R Chahal, S Acharya
R Chahal, S Acharya. Percutaneous Vertebroplasty In Osteoporotic Compression Fractures. The Internet Journal of Spine Surgery. 2006 Volume 3 Number 1.
A 45 M presented with back pain since 3 months, history of fall in bathroom 1 year back but did not have any bony injury and was ambulatory and pain free after 1 week of analgesics and rest. The pain became more severe on activity and movement and settled with rest. There is no radiation of pain to lower limbs. The patient is chronic alcoholic and has cirrhosis and admitted for liver transplant. On examination there is tenderness at L2 & L4. Movements are very painful and restricted, and there is no motor sensory deficit. Ct/X-ray shows compression fractures at L2 & L4 with intact posterior cortex at L4 and mild retro propulsion at L2 (Fig1a, b, c)
Vertebroplasty is performed under local anaesthesia and mild sedation, but the patient is fasting and investigated so general anesthesia could be given in case of any cement leak and need to explore the the spine. He is prone over a pillow and is explained all the procedure. The back is cleaned and draped and prophylactic antibiotic is given, 2% Xylocain is injected into the skin and deep into periosteum of the pedicle of involved vertebra. Then using a hollow needle with trochar the pedical is pierced and into body into junction of middle 1/3rd and anterior 1/3rd (Fig 2a,), and the trochar is withdrawn (depending upon case to case a vertebrogram can be done to confirm the integrity of posterior wall). Similarly it can be performed in other pedicle or at diffent level (Fig 2b).Then low setting special vertebroplasty cement is mixed and injected into the needle under direct flouroscopy control Fig2c). Normally upto 5 cc of cement is enough but varies from case to case. All the while while injected cement patients neurological status must be monitored . Patient is kept prone till cement hardens that is 15-20 min and can be ambulatory after 2hours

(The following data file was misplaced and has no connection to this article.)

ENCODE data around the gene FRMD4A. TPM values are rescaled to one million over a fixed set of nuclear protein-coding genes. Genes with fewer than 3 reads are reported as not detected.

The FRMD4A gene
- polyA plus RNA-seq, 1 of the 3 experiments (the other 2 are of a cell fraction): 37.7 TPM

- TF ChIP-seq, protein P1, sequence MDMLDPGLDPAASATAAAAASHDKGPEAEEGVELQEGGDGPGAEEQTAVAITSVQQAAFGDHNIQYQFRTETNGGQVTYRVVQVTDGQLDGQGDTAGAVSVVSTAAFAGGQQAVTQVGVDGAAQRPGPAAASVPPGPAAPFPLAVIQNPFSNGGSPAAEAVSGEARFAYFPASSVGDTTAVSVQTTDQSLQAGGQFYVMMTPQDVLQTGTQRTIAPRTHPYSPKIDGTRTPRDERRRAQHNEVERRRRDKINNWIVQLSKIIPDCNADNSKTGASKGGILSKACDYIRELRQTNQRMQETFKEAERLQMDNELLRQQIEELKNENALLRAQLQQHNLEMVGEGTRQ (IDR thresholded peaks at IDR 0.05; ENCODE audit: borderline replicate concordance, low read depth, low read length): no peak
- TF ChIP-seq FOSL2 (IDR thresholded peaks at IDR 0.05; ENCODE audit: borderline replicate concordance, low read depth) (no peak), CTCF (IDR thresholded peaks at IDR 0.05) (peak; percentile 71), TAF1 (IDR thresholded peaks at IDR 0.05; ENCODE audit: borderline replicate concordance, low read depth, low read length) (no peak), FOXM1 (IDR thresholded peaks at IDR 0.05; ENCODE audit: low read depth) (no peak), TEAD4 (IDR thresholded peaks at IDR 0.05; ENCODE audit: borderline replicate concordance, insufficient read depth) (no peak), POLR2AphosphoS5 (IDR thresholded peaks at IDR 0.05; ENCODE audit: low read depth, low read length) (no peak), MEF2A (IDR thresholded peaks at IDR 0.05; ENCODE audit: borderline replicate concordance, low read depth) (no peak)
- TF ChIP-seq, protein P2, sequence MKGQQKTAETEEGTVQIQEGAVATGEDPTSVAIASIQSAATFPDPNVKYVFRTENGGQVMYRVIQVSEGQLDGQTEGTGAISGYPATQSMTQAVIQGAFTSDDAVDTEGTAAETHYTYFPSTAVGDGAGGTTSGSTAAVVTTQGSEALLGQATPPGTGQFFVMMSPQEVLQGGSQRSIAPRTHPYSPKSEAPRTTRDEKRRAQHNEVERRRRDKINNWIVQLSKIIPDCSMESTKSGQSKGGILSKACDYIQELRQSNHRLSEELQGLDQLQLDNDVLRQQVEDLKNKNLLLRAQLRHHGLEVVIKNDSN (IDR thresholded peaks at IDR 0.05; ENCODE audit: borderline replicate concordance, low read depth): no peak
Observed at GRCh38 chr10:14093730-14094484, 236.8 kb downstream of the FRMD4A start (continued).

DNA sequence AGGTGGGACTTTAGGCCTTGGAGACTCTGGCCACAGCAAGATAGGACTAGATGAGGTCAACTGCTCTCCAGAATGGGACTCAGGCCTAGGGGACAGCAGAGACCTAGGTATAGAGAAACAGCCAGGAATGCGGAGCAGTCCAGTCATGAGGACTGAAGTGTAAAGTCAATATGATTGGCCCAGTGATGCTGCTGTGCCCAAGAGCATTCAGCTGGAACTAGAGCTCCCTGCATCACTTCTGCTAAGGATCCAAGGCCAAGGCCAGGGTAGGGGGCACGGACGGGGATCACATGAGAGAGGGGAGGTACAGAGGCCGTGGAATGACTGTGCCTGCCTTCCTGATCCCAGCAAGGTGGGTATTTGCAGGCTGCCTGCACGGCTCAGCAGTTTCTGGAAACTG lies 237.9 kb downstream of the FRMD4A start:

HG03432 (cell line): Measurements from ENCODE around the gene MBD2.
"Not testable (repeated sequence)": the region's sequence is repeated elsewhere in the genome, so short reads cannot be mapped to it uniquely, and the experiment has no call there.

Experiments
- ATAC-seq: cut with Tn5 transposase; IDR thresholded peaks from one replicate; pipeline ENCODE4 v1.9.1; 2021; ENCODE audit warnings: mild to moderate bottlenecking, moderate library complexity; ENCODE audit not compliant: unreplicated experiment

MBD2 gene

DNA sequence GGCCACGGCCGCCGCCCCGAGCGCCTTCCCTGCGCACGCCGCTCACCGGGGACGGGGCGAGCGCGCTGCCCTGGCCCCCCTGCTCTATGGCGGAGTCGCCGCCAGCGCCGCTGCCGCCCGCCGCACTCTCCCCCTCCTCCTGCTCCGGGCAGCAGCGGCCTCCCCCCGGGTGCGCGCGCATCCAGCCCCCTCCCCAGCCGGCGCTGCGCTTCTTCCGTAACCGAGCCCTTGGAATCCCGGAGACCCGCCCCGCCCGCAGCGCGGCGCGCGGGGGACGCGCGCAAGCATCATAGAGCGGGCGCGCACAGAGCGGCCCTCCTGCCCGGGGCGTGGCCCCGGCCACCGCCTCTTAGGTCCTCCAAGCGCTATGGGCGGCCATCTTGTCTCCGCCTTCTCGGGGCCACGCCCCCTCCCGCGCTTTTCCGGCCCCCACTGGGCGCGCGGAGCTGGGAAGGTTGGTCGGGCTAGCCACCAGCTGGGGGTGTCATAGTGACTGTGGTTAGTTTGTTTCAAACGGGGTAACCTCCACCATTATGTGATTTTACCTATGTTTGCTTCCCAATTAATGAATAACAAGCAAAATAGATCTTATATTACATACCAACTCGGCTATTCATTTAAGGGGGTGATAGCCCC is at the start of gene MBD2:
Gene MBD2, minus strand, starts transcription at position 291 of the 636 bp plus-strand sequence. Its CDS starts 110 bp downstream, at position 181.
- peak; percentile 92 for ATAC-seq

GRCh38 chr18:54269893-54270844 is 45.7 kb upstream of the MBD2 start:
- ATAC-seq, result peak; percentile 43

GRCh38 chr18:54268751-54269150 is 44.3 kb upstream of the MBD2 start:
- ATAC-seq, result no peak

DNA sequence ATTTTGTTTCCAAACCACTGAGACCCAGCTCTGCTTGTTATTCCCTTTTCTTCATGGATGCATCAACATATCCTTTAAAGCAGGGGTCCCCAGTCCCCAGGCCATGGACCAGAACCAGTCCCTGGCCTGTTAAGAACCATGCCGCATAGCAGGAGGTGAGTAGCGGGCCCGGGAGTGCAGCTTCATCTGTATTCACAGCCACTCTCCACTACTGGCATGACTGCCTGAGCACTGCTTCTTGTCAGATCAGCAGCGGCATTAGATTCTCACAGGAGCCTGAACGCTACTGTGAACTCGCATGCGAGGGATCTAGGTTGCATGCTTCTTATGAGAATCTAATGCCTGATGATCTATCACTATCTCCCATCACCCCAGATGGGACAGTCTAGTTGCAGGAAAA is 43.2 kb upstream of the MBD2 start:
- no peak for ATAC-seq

Post operative X-rays (Fig 3 a,b,c) shows cement filling most of the vertebral body at both the levels and patient was ambulated same evening
The term vertebroplasty refers to percutaneous (through the skin) structural reinforcement of the vertebral body using a special cement-like substance called “polymethylmethacrylate acrylic cement” (PMMA). Dr. Galibert initially pioneered this technique in France over a decade ago for the treatment of vertebral lesions (hemangioma). Over the past 21 years the indications have been expanded to include tumors of the spine that spread (e.g. cancer) and osteoporotic vertebral collapse. Despite a small number of studies in the literature and the lack of prospective randomized trials, this procedure has gained increasing acceptance particularly as a therapy to reduce symptoms associated with tumors (e.g. cancer) that have spread to the spine. One of the reasons for this has been the universal experience of prompt relief of pain in approximately 90% of patients treated using this method. We feel in technically sound hands this is good pain relieving procedure even in patients unfit for major stabilizing procedures or in fact even for general anesthesia.